Stigmas and Misconceptions the Word Feminism Evokes in People

By Pier E MS

The feminist movement affects everyone, bringing with it taboos and misconceptions, but often confuses people in its wake.

In an online survey people related the word feminism to “extremism,” “arrogance,” and “preaching.”

In a personal interview with Calgary resident Abbey Nagi, he disagrees with the survey saying, “Feminists are strong, smart leaders, and all they want is equality for all genders across all platforms.”

He goes on to say that some men and women get offended by simply hearing the word feminism, associating it with man hating, fat, hairy, lesbian women.

When speaking of feminism “f-word” and “feminazi” are too often thrown around as insults says Jackson Katz an anti-sexism educator from Massachusetts.

“[Some] men are pretending feminism is somehow a battle of the sexes or some kind of nonsense, but we live in the world together,” says Katz, for TEDTalks.

“Martin Luther King said, ‘In the end what will hurt most is not the words of our enemies but the silence of our friends,’” Katz uses this quote to encourage men everywhere to join in to the feminist efforts.

“Both men and women are victims of men’s violence,” he says, “calling it women’s issues gives men an excuse to not pay attention.”

Ali Rodriguez, a Trojans women's basketball player, poses for a portrait in the Campus Centre Gym at SAIT in Calgary on Thursday, Feb. 11, 2016. Rodriguez is originally from California, USA. (Photo by Pier Moreno Silvestri/SAIT Polytechnic)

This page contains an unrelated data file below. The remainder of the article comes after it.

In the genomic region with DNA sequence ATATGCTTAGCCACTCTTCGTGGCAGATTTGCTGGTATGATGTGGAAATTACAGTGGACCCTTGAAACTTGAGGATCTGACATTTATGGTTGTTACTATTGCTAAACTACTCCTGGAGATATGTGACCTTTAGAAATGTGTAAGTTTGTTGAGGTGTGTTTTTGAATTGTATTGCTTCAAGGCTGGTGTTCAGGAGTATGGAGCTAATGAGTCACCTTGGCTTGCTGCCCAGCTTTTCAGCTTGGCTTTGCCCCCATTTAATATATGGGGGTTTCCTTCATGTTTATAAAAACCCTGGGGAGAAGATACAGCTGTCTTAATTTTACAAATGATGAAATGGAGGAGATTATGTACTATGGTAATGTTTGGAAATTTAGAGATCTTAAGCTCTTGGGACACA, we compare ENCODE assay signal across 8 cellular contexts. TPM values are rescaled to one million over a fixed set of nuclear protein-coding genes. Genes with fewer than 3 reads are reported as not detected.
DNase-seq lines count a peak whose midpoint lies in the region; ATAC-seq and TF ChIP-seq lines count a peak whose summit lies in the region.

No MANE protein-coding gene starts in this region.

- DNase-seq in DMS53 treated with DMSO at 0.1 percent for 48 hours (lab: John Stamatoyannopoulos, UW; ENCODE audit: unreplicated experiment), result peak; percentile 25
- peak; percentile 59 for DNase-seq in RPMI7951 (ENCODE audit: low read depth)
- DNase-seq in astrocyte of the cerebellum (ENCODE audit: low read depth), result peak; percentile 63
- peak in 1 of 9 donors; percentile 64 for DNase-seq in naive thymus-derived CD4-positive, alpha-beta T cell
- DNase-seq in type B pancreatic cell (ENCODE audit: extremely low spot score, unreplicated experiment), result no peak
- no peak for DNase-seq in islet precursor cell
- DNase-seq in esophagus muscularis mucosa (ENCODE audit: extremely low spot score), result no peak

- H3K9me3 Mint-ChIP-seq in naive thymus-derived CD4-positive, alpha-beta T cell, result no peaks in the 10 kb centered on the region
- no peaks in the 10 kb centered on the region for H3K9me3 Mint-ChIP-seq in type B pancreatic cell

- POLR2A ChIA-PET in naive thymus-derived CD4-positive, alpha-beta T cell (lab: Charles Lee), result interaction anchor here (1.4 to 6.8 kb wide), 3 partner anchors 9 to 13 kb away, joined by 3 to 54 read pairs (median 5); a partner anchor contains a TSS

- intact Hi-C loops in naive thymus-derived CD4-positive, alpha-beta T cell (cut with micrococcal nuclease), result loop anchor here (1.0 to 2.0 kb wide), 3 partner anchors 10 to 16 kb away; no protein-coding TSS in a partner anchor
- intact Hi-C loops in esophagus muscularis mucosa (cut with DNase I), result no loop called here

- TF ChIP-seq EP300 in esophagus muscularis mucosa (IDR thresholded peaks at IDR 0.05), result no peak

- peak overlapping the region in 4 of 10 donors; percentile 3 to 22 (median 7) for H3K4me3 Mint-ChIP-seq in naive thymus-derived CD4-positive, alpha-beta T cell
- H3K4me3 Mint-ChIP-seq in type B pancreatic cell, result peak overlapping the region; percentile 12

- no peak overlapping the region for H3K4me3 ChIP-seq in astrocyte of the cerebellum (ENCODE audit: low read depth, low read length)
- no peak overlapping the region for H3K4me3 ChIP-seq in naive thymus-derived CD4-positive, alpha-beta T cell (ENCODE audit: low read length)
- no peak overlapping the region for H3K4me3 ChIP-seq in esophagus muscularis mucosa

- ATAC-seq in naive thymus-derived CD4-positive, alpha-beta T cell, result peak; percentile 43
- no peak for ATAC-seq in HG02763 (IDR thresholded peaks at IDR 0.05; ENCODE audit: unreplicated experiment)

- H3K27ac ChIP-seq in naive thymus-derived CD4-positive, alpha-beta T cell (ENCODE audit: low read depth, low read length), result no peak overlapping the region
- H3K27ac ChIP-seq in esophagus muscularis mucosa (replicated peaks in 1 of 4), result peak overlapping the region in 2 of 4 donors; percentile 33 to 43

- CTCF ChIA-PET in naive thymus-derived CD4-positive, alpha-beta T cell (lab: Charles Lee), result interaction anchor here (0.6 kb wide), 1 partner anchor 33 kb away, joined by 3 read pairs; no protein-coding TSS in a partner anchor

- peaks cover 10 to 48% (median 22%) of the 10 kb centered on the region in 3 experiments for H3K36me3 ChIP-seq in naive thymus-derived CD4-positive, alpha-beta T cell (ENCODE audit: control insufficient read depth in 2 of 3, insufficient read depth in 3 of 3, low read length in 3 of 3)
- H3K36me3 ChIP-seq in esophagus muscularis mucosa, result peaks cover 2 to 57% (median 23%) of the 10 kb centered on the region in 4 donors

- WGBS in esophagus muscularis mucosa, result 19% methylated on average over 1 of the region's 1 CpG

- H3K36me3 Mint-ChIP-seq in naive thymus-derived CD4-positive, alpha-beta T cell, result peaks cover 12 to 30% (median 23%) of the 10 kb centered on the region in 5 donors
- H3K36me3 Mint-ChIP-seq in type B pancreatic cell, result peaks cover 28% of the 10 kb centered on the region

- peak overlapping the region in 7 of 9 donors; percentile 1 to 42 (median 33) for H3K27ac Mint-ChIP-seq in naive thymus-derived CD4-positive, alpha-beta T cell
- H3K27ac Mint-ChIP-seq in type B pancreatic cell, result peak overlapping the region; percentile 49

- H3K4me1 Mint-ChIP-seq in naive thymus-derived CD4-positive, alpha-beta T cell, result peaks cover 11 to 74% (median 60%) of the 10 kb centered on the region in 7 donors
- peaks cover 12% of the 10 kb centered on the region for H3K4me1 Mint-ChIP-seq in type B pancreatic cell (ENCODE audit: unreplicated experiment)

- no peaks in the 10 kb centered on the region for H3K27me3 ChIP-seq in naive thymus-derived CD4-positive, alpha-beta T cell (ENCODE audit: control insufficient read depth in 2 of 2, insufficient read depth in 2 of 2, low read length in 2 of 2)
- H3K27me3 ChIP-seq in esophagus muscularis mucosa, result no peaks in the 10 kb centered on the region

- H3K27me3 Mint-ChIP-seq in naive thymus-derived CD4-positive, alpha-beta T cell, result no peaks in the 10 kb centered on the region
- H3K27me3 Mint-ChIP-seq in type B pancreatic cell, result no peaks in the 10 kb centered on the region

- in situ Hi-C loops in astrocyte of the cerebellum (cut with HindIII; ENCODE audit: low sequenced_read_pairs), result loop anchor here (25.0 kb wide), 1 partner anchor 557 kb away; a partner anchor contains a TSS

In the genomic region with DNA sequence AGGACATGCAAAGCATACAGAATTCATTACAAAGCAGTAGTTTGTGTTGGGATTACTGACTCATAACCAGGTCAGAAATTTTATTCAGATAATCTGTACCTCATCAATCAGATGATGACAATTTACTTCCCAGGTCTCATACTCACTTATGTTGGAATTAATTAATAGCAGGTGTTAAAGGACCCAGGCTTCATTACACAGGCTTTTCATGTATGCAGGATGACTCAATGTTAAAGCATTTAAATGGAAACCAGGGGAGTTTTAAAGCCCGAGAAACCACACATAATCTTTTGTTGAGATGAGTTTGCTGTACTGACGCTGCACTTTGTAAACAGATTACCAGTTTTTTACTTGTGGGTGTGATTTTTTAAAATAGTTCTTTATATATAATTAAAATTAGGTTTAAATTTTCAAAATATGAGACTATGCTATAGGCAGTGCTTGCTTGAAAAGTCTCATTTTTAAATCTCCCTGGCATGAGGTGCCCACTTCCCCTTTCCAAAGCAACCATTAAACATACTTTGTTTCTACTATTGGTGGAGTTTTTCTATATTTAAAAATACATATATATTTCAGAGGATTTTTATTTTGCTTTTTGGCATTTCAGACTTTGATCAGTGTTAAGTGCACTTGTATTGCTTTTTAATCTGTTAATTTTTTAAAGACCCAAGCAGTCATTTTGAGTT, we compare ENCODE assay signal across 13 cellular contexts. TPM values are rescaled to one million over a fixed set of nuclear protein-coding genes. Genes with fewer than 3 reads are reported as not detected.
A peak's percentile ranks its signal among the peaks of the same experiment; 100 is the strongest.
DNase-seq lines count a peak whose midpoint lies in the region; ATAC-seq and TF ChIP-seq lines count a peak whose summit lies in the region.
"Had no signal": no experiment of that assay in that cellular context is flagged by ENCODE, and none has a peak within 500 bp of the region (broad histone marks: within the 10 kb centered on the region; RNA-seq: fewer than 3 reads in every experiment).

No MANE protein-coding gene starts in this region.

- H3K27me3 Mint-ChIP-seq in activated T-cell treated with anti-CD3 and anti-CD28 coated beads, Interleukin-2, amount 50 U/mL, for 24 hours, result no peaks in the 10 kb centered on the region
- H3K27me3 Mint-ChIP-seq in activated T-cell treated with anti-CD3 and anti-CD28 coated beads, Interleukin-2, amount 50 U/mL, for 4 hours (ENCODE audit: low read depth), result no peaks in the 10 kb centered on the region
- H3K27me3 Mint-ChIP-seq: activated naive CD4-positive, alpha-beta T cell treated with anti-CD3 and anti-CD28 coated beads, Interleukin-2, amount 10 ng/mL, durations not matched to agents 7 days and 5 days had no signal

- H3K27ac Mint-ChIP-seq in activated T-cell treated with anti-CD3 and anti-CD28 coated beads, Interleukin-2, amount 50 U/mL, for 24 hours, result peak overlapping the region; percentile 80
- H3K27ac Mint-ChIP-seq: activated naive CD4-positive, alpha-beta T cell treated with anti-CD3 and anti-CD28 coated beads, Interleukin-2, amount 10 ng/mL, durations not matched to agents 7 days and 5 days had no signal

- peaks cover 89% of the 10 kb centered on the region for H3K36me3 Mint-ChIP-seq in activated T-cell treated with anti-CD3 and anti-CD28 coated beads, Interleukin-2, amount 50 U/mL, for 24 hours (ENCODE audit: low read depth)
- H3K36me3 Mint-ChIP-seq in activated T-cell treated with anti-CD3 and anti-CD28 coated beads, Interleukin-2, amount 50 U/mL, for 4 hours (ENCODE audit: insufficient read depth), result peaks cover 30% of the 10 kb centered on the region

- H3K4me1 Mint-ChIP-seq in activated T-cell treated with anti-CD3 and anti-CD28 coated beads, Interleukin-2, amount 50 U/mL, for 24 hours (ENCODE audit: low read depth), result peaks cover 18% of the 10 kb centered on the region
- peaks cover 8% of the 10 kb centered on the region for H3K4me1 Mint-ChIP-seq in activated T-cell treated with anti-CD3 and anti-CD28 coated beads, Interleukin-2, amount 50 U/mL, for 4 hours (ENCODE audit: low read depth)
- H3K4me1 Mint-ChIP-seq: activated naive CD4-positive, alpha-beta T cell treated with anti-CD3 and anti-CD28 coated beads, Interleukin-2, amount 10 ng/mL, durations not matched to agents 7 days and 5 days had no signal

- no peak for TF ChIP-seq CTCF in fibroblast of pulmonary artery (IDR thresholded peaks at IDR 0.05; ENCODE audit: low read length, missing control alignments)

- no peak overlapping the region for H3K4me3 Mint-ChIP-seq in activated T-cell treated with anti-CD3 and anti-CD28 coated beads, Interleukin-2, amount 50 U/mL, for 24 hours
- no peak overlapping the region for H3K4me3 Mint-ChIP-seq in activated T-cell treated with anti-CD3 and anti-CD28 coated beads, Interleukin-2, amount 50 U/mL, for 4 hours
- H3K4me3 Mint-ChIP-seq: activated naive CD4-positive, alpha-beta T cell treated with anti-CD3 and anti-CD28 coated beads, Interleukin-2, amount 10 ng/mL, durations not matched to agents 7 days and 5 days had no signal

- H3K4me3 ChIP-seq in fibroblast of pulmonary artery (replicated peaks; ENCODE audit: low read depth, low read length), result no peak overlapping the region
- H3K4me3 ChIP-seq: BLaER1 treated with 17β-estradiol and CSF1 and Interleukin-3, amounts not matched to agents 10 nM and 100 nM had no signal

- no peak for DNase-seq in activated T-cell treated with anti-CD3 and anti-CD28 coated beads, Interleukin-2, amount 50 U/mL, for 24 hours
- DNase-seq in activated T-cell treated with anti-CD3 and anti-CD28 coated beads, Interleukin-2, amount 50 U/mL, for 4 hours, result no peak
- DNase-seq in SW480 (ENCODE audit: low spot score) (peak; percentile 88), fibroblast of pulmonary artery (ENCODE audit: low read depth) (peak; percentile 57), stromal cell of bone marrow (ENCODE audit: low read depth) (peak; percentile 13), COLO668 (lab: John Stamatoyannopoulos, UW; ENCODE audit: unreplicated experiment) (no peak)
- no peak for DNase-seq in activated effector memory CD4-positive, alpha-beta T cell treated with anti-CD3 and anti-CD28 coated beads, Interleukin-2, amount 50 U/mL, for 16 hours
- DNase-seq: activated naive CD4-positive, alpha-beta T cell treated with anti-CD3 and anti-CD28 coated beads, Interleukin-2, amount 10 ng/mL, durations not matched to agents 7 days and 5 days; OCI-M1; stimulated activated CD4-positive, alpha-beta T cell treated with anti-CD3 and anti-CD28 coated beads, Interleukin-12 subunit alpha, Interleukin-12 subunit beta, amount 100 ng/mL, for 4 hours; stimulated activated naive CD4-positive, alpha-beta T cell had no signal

Ali Rodriguez, a Trojans women’s basketball player, poses for a portrait in the Campus Centre Gym at SAIT in Calgary on Thursday, Feb. 11, 2016. Rodriguez is originally from California, USA. (Photo by Pier E MS)

Victoria Fitzgerald-Bozlinski from Saugerties, New York, says in a comment, “I’m so tired of men getting the shit end of the stick. This is why when people start preaching feminisms I snort.”

Hanna Rosin, an Israeli journalist and author of The End of Men and God’s Harvard says, “Thousands of years of history don’t reverse themselves without a lot of pain.”

She mentions the popular term “First born son,” bringing to light how women have been regarded in the past during her speech for TEDTalks.

To compare Rosin polled new parents to-be and the conclusion was that “families are no longer preferring first born sons,” this on its own is a turning point.

When in the past it was a curse for a couple’s first child to be female, back then either something had to be done about it or future prospects for the family and the child were considered diminished.

Now it is more widely considered equal in value to have a male child in more parts of the world.

In her speech she compares data from the ‘50s and ‘60s, “Nowadays for every two male university students there are three female students,” and as these figures change so do others.

For example the place a woman has in the home and work has drastically changed, more and more women are becoming the primary breadwinners and more men becoming homemakers.

She also notes that more women have higher position jobs that in the past have been male dominated fields.

In some cases a woman in one position is earning more than a man in the same one. “Stereotypes are changing,” Rosin says.

“If my own current husband was suddenly a stay-at-home dad, it would be emasculating. That would be hard for me,” this excerpt from Rosin’s The End of Men outlines how there is still no clear definition of feminism, and even though she considers herself a feminist this statement isn’t feminist.

They say that media is also not to be disregarded when so many misunderstandings are related to feminism.

Feminists are portrayed in a “skewed and provocative” way on popular movies and TV shows raising stigmas and arguments, which doesn’t help the movement when reactionary people are threatened.